A few weeks ago in Chicago I was walking down the street in shorts and a t-shirt and a young gentleman stopped me to tell me I that my "tat" was awesome. I don't mind people looking or making (kind) comments at my tattoos generally so I said thank you with a nervous laugh and kept walking. He then told me, "it looks so sexy, your legs are so sexy" and proceeded to follow me down the block asking for my name and where I'm from. I'm embarrassed to tell you that I told him in short one-word answers because I'm a Passive Patsy and suck at telling strangers to fuck right off.
I will stress this again: I really and truly do not mind people coming up to me and complimenting or asking about my tattoos. In fact, just after my experience with "legs so sexy" guy I had another gentleman tell me that my leg tattoo was beautiful and asked who it had been done by. No touching, no weird "compliments" about my legs, just genuine human conversation. It's the sexualization of my body by a complete and total stranger and the implied assumption that I'd leap into bed with him for being so complimentary that makes this a whole other beast.
I know that there are those who have experienced much worse than this (I read an article on xoJane about women who've been groped and rubbed against on public transportation, how does this shit happen?!) but it nonetheless got me thinking about the idea of body policing.
This isn't new to me at least since I started getting visible tattoos. I've been grabbed and my tattoos have been stroked, I guess because people half-expect it to not just feel like skin. For some reason, people feel that they are entitled and even invited to make comments and invade personal space under the guise of flattery or honesty or some other guise I don't understand.
This isn't new to a lot of friends I have, either. Like you all I have friends who are short, tall, skinny, overweight, tattooed, non-tattooed, short-haired, and long-haired; no matter what adjective can be nailed to them they still receive unwanted attention, comments, and physical contact. Even online, there is a constant running commentary of what you could possibly be doing right or wrong with your body, be it tattooing your skin, eating too much, eating too little, dressing too provocatively, dressing like a prude, having too much or too little sex.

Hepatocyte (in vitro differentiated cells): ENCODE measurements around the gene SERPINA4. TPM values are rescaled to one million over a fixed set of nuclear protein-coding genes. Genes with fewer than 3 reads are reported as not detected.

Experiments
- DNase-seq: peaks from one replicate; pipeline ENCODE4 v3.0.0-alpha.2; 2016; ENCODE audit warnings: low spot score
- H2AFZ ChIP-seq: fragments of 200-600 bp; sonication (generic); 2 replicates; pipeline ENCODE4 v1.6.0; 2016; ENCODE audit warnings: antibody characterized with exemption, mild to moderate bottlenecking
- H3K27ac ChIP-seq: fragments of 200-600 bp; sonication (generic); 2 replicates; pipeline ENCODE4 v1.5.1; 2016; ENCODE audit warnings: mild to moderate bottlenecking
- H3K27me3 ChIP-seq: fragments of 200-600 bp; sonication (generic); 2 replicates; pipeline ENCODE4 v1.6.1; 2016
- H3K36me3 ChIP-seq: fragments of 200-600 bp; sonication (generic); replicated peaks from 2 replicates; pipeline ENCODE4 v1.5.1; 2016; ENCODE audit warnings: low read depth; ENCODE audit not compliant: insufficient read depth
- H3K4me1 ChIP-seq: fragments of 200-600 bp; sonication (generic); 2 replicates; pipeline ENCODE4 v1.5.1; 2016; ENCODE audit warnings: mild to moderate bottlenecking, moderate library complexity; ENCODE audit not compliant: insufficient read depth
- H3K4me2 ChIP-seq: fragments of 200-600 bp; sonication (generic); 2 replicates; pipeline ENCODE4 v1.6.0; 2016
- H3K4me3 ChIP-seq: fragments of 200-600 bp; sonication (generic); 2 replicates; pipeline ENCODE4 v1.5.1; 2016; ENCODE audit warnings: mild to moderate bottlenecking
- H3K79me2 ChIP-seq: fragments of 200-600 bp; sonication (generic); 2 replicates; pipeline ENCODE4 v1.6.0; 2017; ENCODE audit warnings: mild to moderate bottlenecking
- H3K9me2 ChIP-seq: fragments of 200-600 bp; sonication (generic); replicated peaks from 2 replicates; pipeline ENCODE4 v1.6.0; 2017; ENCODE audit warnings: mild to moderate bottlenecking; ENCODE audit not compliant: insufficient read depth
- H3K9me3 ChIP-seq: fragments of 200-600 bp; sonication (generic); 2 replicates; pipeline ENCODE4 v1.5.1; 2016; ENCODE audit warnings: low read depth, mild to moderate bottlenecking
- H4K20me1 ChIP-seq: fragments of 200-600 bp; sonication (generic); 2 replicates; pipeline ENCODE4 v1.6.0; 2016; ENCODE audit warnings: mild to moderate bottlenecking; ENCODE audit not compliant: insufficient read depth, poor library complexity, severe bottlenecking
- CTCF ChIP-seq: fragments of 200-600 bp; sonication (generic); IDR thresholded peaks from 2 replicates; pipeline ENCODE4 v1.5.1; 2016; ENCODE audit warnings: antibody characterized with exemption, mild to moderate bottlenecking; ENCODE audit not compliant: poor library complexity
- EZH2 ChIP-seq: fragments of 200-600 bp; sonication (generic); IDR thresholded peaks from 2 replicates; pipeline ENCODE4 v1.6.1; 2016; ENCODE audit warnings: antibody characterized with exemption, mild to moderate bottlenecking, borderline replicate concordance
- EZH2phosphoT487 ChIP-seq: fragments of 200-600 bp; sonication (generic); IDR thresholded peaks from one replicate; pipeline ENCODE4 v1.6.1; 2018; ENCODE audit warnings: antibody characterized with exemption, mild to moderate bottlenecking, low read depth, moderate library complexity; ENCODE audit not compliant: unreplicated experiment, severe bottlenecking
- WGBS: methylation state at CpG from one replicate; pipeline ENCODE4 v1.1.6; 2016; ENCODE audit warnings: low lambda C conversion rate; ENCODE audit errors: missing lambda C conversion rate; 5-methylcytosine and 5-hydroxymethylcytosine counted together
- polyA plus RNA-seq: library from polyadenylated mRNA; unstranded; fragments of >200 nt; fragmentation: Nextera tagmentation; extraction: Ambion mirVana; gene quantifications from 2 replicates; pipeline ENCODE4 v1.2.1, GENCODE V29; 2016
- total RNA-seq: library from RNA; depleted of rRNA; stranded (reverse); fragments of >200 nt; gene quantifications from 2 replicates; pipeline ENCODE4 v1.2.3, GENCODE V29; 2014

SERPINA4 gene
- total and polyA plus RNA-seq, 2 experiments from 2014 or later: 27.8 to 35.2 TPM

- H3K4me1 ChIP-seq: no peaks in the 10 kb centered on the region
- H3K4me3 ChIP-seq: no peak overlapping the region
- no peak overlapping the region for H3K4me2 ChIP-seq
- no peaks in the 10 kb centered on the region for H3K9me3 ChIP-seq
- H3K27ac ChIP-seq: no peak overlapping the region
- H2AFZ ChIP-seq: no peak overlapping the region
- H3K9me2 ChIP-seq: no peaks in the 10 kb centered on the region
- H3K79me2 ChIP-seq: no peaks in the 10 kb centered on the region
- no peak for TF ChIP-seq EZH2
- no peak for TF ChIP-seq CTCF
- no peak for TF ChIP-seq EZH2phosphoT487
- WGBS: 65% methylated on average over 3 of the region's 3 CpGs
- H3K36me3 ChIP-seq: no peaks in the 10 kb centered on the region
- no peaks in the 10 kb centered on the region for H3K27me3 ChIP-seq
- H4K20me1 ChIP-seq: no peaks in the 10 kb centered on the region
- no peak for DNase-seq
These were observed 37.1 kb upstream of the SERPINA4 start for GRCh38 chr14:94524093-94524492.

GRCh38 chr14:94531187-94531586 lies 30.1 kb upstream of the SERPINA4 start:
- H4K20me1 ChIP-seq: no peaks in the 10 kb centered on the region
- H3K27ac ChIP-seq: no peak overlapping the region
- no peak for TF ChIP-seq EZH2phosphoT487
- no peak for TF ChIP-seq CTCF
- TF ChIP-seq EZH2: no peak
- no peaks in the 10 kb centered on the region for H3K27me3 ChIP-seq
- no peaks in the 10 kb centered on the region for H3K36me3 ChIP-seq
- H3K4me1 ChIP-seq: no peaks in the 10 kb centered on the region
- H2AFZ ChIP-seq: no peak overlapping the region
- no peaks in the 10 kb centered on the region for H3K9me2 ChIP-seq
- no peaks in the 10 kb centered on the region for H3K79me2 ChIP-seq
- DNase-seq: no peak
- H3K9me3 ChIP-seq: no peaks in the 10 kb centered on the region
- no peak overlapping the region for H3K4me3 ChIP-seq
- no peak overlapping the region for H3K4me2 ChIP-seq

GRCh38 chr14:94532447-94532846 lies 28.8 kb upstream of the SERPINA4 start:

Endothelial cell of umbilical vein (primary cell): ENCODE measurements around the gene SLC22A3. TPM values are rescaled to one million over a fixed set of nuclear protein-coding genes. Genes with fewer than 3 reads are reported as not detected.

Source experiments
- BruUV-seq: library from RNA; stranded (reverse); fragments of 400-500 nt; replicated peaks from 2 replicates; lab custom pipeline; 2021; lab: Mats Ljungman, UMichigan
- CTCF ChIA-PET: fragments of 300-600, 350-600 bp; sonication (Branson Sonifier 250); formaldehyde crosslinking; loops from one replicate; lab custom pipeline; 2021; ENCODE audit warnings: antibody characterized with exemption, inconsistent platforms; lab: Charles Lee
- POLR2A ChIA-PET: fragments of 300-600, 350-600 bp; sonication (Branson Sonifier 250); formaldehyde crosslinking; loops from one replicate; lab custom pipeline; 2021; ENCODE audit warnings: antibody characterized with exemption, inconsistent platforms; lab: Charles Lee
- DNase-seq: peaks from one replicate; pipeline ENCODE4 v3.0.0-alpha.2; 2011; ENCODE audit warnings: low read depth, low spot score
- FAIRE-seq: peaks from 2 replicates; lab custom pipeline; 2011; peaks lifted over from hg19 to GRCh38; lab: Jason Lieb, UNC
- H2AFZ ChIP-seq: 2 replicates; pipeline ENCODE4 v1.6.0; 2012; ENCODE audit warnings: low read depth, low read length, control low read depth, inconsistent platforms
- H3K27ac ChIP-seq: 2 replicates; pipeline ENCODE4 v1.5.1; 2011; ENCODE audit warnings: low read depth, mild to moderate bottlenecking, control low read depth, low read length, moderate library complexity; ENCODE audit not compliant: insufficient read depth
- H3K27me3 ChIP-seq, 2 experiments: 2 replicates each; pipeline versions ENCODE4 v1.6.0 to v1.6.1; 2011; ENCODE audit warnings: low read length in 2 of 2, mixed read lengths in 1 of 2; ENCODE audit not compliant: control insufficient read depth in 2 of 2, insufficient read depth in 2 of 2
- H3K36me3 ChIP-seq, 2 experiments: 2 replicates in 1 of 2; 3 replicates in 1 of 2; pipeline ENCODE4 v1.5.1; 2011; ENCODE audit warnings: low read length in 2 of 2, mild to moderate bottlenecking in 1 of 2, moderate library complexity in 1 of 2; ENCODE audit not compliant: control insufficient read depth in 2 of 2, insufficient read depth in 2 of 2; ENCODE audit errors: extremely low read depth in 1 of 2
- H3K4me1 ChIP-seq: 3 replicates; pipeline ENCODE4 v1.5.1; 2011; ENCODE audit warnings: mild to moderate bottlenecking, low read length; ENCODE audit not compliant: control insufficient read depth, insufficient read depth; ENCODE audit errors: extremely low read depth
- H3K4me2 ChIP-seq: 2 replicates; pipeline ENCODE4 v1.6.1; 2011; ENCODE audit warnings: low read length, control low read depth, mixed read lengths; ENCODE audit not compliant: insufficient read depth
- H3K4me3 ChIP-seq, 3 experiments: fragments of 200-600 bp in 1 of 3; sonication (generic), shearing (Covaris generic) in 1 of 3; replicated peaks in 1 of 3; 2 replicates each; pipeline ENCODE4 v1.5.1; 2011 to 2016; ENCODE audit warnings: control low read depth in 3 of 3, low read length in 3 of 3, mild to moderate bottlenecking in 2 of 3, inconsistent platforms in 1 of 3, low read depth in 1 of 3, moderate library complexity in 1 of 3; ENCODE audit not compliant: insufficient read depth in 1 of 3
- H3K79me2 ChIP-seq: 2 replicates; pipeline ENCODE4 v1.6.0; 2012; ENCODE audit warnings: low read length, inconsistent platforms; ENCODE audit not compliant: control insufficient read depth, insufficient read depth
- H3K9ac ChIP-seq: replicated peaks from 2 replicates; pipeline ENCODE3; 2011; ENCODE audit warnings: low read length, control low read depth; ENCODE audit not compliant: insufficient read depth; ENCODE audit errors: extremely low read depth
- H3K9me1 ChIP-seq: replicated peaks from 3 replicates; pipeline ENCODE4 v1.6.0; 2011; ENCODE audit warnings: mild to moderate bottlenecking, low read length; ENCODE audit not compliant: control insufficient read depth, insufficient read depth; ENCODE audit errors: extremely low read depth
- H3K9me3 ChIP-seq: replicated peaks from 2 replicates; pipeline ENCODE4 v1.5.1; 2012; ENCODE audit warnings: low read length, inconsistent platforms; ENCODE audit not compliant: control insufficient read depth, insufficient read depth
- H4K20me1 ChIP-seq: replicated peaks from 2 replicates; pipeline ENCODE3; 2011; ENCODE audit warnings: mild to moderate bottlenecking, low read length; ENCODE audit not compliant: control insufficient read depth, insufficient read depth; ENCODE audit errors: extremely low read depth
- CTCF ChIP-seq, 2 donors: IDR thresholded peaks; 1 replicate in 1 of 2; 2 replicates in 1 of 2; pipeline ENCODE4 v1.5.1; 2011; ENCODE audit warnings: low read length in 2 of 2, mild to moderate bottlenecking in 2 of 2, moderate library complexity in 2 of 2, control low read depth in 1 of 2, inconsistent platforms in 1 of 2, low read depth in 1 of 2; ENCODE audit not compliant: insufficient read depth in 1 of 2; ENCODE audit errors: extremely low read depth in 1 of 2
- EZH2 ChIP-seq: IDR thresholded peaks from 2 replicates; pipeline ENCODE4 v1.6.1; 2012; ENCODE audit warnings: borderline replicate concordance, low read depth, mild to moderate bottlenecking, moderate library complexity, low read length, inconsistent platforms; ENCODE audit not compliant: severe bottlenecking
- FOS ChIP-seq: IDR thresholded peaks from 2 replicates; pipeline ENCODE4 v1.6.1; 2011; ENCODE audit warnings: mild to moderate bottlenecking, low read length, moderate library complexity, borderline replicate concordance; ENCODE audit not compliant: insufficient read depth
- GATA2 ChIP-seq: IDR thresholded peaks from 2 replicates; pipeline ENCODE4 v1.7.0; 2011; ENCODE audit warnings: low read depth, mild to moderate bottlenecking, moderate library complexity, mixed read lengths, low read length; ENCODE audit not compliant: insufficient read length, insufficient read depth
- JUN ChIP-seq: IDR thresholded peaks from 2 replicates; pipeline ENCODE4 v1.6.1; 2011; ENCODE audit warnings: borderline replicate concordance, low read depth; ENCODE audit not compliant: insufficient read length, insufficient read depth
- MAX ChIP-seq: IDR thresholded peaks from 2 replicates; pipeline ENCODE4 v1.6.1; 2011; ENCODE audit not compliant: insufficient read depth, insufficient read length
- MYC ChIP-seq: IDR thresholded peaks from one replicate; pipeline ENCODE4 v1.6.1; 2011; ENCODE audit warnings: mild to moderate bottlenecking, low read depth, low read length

The only thread that binds this criticism--both positive and negative--is that it is almost uniformly directed toward women.
I doubt I have to tell you that my husband, a combat veteran and wildland firefighter with a kickass set of pecs, has never once been grabbed or stroked for his tattoos or for any other reason. His body has never been commented on in public by a stranger. No one has ever suggested he lose weight or eat more or be taller or be shorter (all of which has happened to friends of mine). And if he ever was accosted in such a way, I doubt he'd be expected to take it as complimentary and not just downright fucking weird and invasive. Nor would be considered an uptight asshole if he threatened to punch the person square in the face.
I guess what bothers me about the whole thing is that we as women are taught that we should more or less expect this kind of behavior and that it is our responsibility to take steps to avoid it. I'll be honest that after my run-in with "legs so sexy" I thought to myself, "I really shouldn't wear shorts and a tank top since all my tattoos show and I'm just inviting more harassment from creeps." That is complete and utter bullshit. As a woman and indeed as a person, I should in theory be able to walk down the street wearing whatever the hell I want without fear of harassment--and if harassment does come, the blame for it should never fall on anyone else's shoulders but the harasser's.
A woman's body is her own, just as a man's body is his own, and we should all have reasonable expectations that our boundaries will be respected. This is what we need to be teaching our daughters and in particular our sons, for that is where the change will hopefully come in time.